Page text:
As well as reducing waste and use of virgin materials, the EU wants to see the packaging sector achieve climate neutrality by 2050 in its Packaging and Packaging Waste Regulation (PPWR) proposals.
Reduce and reuse
On average, each European generates almost 180kg of packaging waste per year. It is one of the main users of virgin materials as 40% of plastics and 50% of paper used in the EU is destined for packaging.
Without action, the EU estimates it will see a further 19% increase in packaging waste by 2030, and for plastic packaging waste even a 46% increase.
The proposed revision of the EU legislation on Packaging and Packaging Waste aim to stop this trend with three main objectives: reducing packaging waste (through restricting unnecessary packaging and promoting reusable and refillable packaging); boosting ‘closed loop’ recycling (making all packaging recyclable ‘in an economically viable way’) and increasing the use of recycled plastics with mandatory targets.
But furthermore, the EU wants to do this in a way that is economically attractive and creates new business opportunities. It acknowledges that single-use packaging industries will have to invest in the transition but says ‘the overall economic and job creation impact in the EU is positive’. Boosting reuse alone will lead to more than 600,000 jobs in this sector, it estimates, while each individual European could save around €100 / $105 a year if businesses translate savings to consumers.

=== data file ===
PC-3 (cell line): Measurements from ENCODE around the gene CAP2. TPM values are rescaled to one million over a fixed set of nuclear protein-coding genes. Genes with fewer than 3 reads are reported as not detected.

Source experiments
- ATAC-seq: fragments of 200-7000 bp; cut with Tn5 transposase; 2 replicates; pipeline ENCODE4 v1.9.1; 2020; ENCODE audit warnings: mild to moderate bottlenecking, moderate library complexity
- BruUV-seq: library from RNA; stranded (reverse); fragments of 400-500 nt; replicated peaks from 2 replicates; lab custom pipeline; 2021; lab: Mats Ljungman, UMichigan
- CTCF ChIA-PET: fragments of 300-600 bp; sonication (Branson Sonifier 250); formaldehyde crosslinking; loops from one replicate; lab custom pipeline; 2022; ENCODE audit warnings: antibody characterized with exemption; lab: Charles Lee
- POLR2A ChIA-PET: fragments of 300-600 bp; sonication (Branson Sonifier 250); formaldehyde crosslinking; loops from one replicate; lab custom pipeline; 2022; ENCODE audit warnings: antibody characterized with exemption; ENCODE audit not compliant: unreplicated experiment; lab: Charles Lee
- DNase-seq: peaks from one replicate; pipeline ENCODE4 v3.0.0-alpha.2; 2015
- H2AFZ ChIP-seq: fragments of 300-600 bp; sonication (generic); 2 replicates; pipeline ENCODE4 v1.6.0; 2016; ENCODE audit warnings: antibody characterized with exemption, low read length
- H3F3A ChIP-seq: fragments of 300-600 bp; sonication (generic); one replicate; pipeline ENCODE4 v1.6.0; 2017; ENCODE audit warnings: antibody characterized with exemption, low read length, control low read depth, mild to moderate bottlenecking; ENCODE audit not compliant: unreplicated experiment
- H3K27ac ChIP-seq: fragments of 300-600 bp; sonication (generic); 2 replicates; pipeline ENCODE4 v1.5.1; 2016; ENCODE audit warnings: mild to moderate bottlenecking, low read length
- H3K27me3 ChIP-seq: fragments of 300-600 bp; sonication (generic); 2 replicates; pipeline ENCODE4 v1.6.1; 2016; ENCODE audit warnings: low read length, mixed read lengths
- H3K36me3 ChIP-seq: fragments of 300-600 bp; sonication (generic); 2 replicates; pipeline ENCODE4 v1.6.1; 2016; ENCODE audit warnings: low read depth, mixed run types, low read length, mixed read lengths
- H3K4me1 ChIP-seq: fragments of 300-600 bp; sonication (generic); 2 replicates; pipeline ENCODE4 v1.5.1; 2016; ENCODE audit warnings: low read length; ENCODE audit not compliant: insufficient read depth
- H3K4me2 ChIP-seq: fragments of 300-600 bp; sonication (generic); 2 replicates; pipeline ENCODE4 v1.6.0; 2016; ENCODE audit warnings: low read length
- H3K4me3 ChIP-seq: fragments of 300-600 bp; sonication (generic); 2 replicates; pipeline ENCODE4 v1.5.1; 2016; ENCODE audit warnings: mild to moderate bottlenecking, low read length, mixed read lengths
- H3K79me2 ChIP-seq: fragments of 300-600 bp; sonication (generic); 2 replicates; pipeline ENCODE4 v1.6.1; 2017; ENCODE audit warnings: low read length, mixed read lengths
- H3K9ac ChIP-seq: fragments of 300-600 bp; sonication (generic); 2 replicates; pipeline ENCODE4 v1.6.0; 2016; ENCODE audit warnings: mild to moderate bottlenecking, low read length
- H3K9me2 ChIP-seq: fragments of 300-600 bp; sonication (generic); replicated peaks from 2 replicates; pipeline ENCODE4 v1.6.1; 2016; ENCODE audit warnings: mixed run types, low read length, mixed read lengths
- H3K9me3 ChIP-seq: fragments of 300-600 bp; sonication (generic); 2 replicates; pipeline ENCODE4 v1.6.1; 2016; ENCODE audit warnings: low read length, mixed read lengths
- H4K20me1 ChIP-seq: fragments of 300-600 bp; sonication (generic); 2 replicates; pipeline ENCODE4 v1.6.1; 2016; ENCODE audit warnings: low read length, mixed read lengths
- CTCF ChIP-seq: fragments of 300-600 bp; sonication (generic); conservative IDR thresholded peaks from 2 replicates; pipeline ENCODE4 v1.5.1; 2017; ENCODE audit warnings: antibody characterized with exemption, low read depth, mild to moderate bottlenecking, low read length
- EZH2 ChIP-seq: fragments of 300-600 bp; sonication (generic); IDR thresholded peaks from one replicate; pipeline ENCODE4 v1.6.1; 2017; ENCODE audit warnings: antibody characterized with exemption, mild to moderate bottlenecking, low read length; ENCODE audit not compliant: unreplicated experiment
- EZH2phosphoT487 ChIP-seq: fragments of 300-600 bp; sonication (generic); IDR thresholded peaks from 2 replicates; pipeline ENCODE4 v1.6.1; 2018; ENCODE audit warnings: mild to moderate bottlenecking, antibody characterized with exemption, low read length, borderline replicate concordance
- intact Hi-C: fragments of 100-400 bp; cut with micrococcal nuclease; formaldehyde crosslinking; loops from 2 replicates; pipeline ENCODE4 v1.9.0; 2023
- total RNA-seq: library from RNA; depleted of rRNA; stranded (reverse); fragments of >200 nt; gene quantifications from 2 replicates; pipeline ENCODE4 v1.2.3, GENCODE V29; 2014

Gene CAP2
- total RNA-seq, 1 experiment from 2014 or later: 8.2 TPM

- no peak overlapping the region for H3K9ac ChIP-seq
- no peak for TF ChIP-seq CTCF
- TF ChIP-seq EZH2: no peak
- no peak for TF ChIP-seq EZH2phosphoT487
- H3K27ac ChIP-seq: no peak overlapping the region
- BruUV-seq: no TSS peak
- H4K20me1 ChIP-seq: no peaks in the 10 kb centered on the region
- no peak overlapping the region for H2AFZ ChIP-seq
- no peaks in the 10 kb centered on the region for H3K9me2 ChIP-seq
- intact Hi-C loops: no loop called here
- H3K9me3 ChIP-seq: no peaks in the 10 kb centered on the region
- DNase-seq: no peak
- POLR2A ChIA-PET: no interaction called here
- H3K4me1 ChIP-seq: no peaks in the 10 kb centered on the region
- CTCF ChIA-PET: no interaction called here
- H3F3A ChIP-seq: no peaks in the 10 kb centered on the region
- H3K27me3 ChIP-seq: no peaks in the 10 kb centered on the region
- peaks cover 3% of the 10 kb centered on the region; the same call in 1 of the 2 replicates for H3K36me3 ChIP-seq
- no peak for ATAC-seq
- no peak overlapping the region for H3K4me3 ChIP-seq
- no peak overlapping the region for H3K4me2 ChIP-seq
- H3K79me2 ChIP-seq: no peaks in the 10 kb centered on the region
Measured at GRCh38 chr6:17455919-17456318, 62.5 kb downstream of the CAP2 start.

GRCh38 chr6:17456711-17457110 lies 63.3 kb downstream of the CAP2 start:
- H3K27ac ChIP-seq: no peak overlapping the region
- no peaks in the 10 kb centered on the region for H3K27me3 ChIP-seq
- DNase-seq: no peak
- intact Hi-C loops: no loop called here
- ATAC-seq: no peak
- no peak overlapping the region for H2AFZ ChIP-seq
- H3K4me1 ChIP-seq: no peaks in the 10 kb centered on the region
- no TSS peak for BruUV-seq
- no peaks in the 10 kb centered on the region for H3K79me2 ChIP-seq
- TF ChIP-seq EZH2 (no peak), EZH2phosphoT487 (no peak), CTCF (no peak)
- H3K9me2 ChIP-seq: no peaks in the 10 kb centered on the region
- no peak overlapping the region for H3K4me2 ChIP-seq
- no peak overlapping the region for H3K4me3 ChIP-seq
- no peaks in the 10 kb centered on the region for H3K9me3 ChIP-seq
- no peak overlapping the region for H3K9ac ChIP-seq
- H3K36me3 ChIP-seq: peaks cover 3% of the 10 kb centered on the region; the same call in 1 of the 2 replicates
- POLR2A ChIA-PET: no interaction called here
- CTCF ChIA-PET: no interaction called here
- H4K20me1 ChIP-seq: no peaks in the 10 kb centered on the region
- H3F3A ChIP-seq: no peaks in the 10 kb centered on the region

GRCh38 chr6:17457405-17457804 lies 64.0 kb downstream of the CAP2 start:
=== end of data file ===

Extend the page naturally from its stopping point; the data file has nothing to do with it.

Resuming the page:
- The headline target is to reduce packaging waste by 15% by 2040 per Member State per capita, compared to 2018. This would lead to an overall waste reduction in the EU of some 37% compared to a scenario without changing the legislation.
- To foster reuse or refill of packaging - 'which has declined steeply in the last 20 years' - companies will have to offer a certain percentage of their products to consumers in reusable or refillable packaging, for example takeaway drinks and meals or e-commerce deliveries. There will also be some standardisation of packaging formats and clear labelling of reusable packaging.
- To address 'clearly unnecessary' packaging, certain forms of packaging will be banned (i. e.: single-use packaging for food and beverages when consumed inside restaurants and cafes, single-use packaging for fruits and vegetables, miniature shampoo bottles in hotels)
- Many measures aim to make packaging fully recyclable by 2030. This includes setting design criteria for packaging; creating mandatory deposit return systems for plastic bottles and aluminium cans; and making it clear which very limited types of packaging must be compostable so that consumers can throw these to biowaste.
There will also be mandatory rates of recycled content that producers have to include in new plastic packaging. This will help turn recycled plastic into a valuable raw material – as already shown by the example of PET bottles in the context of the Single-Use Plastics Directive.
Glass: ‘New packaging waste reduction targets must be by material’